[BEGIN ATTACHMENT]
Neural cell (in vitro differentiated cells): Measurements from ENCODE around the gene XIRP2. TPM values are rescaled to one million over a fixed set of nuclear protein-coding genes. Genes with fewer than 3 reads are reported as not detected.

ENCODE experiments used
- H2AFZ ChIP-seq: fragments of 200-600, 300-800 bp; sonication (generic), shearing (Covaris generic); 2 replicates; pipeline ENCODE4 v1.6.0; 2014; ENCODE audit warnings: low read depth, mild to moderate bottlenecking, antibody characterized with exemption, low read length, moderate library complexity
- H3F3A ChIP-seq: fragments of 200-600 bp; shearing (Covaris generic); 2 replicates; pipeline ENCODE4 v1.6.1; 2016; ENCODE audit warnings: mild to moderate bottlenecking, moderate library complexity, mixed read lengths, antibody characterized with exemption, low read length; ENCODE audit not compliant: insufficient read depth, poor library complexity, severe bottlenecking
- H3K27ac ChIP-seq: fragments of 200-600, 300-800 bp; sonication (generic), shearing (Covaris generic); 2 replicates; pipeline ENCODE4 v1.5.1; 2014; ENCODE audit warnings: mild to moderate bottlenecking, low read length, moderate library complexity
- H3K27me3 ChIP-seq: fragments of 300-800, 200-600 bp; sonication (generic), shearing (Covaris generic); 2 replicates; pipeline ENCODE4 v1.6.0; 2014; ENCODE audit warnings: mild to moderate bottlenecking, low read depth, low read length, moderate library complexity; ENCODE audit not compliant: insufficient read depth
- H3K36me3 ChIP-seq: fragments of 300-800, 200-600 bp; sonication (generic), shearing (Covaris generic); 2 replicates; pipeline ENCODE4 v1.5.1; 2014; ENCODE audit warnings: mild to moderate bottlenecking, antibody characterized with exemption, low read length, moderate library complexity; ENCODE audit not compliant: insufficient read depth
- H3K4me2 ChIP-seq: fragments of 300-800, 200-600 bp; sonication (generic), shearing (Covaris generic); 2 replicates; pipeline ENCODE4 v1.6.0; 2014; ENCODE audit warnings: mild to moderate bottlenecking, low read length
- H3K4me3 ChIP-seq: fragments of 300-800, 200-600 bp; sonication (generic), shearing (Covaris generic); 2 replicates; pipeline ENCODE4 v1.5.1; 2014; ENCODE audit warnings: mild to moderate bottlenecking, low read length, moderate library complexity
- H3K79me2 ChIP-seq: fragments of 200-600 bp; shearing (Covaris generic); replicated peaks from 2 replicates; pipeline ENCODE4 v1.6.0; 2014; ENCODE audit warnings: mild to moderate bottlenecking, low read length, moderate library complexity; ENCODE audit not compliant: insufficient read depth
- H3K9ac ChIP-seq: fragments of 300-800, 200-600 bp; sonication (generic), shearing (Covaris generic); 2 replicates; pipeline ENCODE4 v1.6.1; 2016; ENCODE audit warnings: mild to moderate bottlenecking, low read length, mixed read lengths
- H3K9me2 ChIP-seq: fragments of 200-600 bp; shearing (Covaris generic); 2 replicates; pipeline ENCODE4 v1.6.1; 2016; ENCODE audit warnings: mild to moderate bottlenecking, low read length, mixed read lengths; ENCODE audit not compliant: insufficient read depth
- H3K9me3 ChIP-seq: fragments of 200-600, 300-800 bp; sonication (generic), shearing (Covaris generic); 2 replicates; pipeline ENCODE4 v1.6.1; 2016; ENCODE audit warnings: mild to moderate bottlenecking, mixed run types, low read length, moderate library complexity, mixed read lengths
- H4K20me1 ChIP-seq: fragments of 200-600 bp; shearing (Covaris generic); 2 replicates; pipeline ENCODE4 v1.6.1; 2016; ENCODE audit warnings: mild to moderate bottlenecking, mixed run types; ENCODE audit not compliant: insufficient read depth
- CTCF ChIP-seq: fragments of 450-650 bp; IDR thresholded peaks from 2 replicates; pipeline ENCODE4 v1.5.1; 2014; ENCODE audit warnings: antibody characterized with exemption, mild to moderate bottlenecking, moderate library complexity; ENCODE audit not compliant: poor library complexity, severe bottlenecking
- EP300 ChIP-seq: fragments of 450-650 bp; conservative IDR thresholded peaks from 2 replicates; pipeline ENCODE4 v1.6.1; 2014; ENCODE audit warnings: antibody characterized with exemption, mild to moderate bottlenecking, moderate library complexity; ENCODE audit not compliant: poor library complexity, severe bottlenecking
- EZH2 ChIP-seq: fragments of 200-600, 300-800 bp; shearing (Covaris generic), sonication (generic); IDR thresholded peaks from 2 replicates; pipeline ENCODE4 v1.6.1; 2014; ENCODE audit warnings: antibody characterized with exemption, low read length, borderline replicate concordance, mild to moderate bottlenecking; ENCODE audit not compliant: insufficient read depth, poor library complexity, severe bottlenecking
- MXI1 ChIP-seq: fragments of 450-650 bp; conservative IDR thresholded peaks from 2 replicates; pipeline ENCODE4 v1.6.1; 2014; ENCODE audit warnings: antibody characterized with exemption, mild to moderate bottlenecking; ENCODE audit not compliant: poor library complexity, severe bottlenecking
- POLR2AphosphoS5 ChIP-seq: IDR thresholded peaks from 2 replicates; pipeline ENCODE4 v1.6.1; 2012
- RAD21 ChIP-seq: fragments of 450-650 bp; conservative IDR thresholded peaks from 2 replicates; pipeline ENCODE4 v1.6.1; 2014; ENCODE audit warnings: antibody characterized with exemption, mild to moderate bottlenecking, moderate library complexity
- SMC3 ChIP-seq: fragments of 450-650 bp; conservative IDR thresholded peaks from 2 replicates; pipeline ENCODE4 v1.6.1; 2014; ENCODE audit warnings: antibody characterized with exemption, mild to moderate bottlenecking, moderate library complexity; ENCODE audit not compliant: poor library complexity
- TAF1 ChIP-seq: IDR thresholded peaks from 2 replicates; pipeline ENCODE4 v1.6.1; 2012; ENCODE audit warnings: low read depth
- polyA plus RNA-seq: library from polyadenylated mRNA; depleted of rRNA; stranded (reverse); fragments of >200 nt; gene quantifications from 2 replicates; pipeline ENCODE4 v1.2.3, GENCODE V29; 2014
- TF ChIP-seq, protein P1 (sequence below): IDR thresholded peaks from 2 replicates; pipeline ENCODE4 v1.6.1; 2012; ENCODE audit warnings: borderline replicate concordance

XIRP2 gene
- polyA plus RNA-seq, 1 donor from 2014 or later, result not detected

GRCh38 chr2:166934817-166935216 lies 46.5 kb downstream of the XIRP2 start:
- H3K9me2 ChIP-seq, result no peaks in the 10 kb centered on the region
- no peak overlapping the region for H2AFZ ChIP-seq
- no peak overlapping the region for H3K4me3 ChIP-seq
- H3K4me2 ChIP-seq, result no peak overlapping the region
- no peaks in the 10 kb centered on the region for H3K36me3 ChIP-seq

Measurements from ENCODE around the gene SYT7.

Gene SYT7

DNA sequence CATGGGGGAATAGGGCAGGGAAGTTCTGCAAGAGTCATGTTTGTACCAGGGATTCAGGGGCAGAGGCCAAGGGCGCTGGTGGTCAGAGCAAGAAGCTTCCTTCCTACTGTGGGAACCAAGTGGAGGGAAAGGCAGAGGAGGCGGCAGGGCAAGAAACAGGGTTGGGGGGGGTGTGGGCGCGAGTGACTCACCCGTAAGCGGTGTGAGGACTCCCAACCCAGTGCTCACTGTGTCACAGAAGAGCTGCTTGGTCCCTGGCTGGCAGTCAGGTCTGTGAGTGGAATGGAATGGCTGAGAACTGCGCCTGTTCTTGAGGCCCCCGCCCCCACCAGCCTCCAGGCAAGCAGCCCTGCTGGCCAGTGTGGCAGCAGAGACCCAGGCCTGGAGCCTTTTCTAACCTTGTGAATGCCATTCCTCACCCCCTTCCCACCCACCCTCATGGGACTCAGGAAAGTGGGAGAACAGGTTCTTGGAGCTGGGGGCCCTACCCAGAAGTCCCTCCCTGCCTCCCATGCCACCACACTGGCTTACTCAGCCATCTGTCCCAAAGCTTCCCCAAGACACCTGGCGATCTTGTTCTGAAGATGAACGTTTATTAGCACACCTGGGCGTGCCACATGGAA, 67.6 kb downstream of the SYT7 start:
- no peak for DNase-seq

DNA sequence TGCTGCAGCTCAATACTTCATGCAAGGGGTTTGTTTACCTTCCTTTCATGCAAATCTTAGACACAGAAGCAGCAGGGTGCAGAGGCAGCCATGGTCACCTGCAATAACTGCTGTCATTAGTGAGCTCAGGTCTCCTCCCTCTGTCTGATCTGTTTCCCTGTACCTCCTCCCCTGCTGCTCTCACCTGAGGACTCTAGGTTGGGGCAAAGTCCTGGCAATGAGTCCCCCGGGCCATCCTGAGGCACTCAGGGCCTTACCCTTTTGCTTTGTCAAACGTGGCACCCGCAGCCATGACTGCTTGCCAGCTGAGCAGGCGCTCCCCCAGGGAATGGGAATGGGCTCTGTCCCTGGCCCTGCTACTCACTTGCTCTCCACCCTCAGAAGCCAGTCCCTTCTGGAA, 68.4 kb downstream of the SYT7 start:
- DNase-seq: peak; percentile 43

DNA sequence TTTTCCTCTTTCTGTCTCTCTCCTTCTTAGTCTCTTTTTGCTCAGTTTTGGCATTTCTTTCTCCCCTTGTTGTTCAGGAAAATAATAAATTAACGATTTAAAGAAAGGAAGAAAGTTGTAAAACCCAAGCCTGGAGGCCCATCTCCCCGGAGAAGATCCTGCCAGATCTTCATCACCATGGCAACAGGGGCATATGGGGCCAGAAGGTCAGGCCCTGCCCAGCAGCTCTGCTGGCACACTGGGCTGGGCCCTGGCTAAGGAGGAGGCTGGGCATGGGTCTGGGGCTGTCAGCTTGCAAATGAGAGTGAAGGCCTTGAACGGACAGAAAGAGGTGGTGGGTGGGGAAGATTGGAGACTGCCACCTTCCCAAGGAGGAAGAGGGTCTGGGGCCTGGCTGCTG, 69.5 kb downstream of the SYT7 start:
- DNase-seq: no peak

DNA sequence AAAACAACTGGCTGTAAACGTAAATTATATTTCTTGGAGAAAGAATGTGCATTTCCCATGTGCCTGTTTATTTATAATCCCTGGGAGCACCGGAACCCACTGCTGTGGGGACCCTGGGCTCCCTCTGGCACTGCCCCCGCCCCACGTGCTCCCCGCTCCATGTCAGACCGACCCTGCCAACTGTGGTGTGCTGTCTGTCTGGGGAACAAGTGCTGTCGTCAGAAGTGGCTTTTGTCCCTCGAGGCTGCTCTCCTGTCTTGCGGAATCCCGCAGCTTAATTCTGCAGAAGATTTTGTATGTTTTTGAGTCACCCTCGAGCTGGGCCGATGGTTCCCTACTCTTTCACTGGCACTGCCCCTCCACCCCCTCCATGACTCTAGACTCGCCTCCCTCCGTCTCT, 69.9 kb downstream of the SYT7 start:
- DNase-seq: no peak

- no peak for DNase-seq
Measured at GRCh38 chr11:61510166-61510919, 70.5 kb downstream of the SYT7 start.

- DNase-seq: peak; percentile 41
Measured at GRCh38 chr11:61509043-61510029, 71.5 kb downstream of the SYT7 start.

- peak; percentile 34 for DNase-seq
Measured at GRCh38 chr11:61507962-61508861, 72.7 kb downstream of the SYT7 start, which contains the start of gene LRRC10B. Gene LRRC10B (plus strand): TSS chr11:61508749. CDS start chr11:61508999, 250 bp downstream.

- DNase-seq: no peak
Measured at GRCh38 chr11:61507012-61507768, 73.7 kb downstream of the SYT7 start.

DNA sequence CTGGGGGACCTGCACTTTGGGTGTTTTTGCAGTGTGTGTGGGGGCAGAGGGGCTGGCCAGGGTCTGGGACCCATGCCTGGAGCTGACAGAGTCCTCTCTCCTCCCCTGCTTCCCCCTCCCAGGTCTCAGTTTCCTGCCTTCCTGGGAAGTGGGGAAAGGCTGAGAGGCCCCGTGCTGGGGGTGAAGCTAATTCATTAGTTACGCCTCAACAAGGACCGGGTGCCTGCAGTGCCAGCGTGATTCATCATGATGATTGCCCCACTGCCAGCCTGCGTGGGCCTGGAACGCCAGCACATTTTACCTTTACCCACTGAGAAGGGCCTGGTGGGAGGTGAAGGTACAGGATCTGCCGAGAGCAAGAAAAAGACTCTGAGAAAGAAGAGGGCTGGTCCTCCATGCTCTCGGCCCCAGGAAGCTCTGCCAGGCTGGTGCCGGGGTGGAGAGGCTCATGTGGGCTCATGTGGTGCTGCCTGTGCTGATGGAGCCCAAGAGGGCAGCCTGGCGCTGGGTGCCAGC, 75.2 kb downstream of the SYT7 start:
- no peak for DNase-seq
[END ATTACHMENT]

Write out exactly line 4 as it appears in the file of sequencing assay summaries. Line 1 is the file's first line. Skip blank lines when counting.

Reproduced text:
- H3F3A ChIP-seq: fragments of 200-600 bp; shearing (Covaris generic); 2 replicates; pipeline ENCODE4 v1.6.1; 2016; ENCODE audit warnings: mild to moderate bottlenecking, moderate library complexity, mixed read lengths, antibody characterized with exemption, low read length; ENCODE audit not compliant: insufficient read depth, poor library complexity, severe bottlenecking